While it would be a mistake to equate Korzybski (the man) with general semantics (the system of formulations), there is no denying the fact that Korzybski as formulator did do the formulating — and we have him to thank for that. Clearly, others since have made significant contributions to the field. What we view today as “general semantics” has a greater breadth — and perhaps, depth — than that which Korzybski left us in 1950.

Within the smallish body of persons who consider themselves as students of general semantics, there exist those at each end of the “blame-credit” spectrum — some believe Korzybski has been forgotten and left behind at the expense of successors who have (unsuccessfully) tried to ‘popularize’ his system for mass consumption. Others believe as strongly that Korzybski has been idolized and ‘worshipped’ at the expense of his own work, and the work of those who have attempted to extend GS.

Ultimately, he will be remembered — as will most of us — by what he wrote and said, and what others write and say about him.

(some of) What Korzybski Said

“What is General Semantics? Why GS? You should get from the beginning a type of reaction. One of the main points is how the reaction can be moulded. When we come to the problem of meaning, significance, etc., we are up against every kind of human difficulty.

“In revising semantics, I am adding the word General, and also have enlarged the meaning in the sense that it turns out to be a general theory of values; evaluation.

“In our seminars we investigate the factors of evaluation. If evaluation of any subject is correct, could you then have predictability? Have you a sort of feeling or orientation of what it would mean to you in your private life if you could predict that if you did so and so, such and such would happen? Don’t you begin to see that your future happiness depends on whether we can have predictability?

“When you calculate a bridge, you are actually talking to yourself about the bridge; you automatically get predictability about your bridge. Then our bridges do not collapse.

“Now, can we do something of that sort in ordinary life? This is a very serious thing, because if we can, then we will have great benefit. If so, we can handle our lives as well as we handle our bridges and sky scrapers. Why is it that our bridges do not collapse, but our private lives do? If we are not foolish about our bridges, why are we foolish about ourselves? The question is  — do we know how to handle our brains?”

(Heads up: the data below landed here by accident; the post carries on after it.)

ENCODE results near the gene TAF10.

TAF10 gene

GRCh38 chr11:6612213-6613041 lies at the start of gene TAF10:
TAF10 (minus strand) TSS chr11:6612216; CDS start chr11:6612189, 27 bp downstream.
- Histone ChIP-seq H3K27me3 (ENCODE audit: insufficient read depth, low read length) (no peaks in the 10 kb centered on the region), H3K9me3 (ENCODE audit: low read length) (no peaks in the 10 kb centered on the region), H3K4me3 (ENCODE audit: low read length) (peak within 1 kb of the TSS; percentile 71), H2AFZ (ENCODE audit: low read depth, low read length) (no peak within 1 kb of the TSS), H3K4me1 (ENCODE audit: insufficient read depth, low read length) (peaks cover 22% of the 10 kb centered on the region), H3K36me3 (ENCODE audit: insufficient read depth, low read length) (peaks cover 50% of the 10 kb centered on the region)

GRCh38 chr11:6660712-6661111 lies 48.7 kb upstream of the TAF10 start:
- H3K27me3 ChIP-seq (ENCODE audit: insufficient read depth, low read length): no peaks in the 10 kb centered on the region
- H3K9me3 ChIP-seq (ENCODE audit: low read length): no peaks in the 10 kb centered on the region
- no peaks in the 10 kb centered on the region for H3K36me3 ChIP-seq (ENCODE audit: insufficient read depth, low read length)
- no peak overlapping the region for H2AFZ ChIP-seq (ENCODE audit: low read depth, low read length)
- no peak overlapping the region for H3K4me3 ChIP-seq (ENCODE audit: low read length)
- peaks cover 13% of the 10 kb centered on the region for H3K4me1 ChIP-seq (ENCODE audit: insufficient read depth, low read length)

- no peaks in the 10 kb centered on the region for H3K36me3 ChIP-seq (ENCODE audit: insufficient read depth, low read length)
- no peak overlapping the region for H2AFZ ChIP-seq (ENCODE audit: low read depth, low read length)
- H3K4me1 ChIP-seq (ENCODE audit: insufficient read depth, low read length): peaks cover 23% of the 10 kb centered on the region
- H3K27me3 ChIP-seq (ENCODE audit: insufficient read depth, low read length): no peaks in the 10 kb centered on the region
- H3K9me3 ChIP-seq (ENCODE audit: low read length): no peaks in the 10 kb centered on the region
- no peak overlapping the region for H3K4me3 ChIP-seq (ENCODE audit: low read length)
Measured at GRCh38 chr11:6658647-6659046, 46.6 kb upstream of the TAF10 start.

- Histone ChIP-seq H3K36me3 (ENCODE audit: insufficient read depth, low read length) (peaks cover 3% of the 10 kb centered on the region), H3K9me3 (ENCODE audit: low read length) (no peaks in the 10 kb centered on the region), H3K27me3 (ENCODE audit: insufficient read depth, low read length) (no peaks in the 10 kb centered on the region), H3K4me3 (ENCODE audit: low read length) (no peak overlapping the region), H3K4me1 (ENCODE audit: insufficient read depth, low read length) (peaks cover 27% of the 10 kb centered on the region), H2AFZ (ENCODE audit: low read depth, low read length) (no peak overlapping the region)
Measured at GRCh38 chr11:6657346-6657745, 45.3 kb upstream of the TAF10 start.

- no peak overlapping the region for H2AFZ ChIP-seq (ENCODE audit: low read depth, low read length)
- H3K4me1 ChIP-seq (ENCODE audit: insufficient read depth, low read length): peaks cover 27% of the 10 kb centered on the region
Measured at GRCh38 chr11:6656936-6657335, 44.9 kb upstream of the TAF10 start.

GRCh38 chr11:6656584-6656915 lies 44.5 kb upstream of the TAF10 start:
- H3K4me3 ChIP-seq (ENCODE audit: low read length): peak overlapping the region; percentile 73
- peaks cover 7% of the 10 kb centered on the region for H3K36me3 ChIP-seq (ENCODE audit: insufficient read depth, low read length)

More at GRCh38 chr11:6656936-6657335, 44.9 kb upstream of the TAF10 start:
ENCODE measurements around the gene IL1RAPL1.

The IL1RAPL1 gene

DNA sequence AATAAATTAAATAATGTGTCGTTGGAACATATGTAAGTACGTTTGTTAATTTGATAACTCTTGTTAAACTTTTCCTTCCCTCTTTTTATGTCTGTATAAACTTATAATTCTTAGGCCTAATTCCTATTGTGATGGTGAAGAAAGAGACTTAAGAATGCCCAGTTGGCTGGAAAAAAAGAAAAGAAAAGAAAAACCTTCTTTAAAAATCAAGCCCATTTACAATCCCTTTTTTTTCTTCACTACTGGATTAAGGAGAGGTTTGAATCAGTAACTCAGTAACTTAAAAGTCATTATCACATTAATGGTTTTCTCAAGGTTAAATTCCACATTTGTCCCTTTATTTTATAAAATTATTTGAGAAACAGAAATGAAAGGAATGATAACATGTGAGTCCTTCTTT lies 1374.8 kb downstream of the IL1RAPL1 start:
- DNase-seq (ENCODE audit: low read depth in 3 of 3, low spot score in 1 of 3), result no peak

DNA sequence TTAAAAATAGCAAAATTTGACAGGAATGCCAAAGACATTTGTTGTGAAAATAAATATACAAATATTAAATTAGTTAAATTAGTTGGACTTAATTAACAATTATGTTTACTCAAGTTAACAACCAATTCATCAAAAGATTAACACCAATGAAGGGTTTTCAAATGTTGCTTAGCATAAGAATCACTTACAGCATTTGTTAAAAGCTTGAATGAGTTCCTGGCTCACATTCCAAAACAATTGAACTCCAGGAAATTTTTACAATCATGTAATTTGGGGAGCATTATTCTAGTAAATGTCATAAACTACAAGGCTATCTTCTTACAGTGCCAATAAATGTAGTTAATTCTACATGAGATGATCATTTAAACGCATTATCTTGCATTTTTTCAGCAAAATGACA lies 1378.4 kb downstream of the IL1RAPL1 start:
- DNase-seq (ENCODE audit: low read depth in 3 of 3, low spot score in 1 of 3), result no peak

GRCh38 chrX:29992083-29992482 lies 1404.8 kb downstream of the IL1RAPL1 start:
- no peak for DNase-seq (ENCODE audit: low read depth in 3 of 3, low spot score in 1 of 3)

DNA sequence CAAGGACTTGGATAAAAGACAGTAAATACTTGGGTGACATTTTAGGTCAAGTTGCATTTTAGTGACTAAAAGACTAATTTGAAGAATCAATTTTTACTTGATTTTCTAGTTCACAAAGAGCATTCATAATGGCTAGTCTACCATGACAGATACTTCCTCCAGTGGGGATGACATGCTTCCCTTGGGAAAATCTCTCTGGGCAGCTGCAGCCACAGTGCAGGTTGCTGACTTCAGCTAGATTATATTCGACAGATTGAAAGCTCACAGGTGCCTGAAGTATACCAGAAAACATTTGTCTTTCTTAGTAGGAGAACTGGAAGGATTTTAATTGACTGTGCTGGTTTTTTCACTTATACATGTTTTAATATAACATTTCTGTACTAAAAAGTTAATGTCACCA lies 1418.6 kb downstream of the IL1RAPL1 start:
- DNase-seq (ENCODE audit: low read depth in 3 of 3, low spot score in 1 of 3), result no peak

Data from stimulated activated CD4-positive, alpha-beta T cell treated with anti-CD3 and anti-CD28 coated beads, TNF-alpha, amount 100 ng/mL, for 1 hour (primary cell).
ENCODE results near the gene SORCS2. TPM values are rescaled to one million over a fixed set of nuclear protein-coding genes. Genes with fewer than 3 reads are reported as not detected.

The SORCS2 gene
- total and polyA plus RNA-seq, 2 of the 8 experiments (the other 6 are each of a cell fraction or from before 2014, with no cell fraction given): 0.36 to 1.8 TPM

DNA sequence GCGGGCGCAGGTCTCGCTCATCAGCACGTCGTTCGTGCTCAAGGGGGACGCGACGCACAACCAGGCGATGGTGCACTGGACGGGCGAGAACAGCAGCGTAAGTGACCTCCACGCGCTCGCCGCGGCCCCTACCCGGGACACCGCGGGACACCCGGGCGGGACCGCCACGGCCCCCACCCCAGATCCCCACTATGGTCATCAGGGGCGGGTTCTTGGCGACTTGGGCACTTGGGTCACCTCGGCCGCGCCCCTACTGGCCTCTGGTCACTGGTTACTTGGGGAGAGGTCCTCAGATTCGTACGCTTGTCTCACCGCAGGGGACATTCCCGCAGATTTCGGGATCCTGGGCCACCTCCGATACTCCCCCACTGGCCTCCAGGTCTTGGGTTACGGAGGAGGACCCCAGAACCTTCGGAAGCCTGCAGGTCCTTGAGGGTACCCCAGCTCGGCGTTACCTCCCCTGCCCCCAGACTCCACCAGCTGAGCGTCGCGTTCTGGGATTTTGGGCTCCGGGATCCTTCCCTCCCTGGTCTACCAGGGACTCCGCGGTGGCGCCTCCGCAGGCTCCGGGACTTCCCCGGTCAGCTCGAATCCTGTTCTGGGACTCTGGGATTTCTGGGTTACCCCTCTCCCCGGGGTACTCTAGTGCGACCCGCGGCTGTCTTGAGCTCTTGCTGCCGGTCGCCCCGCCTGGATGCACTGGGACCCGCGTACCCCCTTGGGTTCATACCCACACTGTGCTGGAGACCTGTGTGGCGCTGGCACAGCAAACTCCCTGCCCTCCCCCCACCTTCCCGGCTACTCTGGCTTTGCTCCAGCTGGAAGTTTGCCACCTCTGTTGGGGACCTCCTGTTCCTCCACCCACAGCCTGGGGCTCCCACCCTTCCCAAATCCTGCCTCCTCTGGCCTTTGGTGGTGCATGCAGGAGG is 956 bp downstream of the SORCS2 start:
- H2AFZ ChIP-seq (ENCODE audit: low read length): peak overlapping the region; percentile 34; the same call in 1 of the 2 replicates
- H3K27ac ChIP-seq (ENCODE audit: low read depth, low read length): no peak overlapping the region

“One of the main difficulties in applying General Semantics is that although the theoretical issues are very complex, the practical issues are childlike simple. People of your level are not willing to accept something which is too simple, because you fancy you are grown up. I am sorry, you are not grown up!” — seminar transcript, July, 1938

(some of) What Others Said About Him

“He deepened my awareness of the human relevance of all studies. He has too vividly shown that what men say and do is inevitably linked with what they see and with what they assume. Accom-panying that insight is a new kind of respect for human potentiality.” — Irving J. Lee

“… he turns your attention to something less tangible, something that you cannot compute additively, that you cannot demonstrate to others with a brilliant display of ‘whys’ and ‘therefores’. He makes you conscious of structure, relations and order. He helps you feel that you as a living-thinking-feeling-acting individual are a conscious node of interrelatedness in a universe that you eventually feel throbbing with you, through you, around you …” — Sam Bois

“He existed as a process and produced in his lifetime a number of ink marks presenting to some degree his basic formulations of the function of mankind. In this capacity, he was never surpassed. His time-binding theory and his subsequent development of General Semantics as a method for the achievement of its maximal function severed across old lines of thought as does a clean cleaver through moldy cheese. This cleavage has yielded a resultant new approach, which is only beginning to be felt in multiple scientific disciplines.”  — Douglas M. Kelley

“…[his] was not the sentimental approach, nor the metaphysical, which have had such a long vogue. Rather it was an engineering approach. He began with an ‘obvious’ fact, but one so large that it had mostly been taken for granted and never adequately explored before; namely, that humans represent a symbol-producing, symbol-using class of life. In other words, the arrangements by which we regulate our lives and the relationships among us are established through the functioning of our symbol systems. Man has created for himself an environment of symbols, and for better or for worse he has to live with them.” — Guthrie Janssen